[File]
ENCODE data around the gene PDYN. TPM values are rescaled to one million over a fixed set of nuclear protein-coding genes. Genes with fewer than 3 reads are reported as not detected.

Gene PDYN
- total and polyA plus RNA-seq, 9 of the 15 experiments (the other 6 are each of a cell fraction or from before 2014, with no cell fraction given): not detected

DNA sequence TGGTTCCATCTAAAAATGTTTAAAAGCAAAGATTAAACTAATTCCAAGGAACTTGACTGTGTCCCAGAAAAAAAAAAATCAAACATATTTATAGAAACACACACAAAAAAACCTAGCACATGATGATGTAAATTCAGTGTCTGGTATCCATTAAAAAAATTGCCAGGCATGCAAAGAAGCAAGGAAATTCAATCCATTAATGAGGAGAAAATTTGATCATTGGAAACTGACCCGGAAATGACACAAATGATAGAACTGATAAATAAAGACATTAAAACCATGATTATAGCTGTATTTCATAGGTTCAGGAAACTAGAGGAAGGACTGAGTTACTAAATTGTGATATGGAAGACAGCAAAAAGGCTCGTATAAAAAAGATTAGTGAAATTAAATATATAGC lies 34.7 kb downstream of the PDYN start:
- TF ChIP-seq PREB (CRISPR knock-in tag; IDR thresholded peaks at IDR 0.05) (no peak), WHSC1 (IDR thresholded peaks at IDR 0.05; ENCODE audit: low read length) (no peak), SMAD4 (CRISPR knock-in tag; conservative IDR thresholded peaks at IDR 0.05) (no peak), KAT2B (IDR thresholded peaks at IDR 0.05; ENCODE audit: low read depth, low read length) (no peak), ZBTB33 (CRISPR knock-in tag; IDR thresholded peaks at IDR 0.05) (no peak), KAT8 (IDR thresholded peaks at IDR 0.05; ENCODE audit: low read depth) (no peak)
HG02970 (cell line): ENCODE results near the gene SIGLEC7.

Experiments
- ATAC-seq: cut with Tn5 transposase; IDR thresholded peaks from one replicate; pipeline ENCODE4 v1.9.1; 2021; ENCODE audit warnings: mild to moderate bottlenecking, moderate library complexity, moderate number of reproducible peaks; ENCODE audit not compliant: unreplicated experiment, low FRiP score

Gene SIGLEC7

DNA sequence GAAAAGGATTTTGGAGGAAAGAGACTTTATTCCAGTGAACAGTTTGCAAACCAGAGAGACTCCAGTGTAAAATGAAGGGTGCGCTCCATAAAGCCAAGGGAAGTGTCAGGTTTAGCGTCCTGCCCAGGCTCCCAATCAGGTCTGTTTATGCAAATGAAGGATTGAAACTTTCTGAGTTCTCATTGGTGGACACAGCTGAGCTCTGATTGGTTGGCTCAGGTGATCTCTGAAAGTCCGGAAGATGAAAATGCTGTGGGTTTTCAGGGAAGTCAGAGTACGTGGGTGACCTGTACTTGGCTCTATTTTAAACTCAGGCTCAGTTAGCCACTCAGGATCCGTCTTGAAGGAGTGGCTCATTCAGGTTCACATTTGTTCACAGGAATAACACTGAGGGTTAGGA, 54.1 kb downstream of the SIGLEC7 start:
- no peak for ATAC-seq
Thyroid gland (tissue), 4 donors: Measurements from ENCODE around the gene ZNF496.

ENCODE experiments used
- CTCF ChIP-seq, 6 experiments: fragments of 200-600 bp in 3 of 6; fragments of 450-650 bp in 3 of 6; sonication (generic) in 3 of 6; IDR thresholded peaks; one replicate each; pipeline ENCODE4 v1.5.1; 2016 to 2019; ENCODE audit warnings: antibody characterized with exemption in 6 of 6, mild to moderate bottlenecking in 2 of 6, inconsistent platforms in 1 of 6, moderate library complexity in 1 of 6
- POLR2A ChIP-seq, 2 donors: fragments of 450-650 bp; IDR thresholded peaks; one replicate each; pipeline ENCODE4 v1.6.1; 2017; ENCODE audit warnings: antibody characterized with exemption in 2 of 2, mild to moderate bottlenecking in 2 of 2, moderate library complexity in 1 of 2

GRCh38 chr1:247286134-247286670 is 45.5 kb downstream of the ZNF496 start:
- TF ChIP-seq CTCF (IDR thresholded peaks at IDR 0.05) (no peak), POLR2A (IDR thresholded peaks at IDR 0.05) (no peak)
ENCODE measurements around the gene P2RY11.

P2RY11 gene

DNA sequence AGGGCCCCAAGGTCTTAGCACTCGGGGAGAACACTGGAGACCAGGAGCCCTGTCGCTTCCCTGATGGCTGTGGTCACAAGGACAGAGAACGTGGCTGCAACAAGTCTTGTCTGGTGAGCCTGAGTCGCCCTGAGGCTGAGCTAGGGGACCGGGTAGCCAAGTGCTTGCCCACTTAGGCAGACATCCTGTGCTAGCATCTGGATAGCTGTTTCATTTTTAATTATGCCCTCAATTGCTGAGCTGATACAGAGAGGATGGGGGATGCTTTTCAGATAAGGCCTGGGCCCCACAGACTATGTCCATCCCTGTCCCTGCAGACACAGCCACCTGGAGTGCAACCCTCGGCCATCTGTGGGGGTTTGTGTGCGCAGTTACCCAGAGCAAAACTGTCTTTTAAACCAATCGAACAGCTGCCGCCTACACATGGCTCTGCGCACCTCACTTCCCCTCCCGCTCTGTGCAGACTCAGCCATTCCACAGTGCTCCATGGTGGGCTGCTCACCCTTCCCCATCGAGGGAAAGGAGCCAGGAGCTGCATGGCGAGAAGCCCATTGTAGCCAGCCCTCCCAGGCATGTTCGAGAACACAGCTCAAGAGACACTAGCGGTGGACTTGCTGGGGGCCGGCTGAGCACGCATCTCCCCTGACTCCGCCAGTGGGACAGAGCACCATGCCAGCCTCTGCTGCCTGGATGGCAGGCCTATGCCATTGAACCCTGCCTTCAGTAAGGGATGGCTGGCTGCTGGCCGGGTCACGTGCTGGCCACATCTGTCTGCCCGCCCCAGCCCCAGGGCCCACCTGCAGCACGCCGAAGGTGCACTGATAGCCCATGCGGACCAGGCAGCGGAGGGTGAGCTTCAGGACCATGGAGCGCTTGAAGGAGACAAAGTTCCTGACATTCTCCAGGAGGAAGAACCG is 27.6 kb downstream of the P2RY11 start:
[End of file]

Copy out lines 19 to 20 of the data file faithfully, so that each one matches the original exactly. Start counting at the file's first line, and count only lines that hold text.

P2RY11 gene

DNA sequence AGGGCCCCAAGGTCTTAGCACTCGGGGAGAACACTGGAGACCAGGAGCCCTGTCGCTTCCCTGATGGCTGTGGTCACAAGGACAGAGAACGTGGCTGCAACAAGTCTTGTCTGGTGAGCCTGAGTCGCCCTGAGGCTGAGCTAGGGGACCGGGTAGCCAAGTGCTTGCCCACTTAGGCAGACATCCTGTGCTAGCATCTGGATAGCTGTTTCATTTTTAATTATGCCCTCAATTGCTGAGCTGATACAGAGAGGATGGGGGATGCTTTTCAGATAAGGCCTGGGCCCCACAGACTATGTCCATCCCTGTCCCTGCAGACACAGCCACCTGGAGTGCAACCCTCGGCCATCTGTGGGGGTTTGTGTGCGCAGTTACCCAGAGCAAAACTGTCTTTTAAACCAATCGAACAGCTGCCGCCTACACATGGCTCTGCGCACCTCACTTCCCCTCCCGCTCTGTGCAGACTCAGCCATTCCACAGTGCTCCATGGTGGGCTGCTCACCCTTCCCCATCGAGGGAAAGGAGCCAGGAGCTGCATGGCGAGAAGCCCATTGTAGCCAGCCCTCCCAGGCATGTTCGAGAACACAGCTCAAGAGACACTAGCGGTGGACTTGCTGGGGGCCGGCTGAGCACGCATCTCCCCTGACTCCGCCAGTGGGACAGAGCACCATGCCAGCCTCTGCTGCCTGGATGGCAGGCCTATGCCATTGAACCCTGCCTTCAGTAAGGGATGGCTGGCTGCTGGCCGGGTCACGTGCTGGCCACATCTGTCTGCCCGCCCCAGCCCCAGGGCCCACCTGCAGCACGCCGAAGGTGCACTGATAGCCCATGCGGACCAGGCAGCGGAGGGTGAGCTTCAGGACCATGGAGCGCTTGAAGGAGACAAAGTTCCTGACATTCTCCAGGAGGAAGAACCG is 27.6 kb downstream of the P2RY11 start: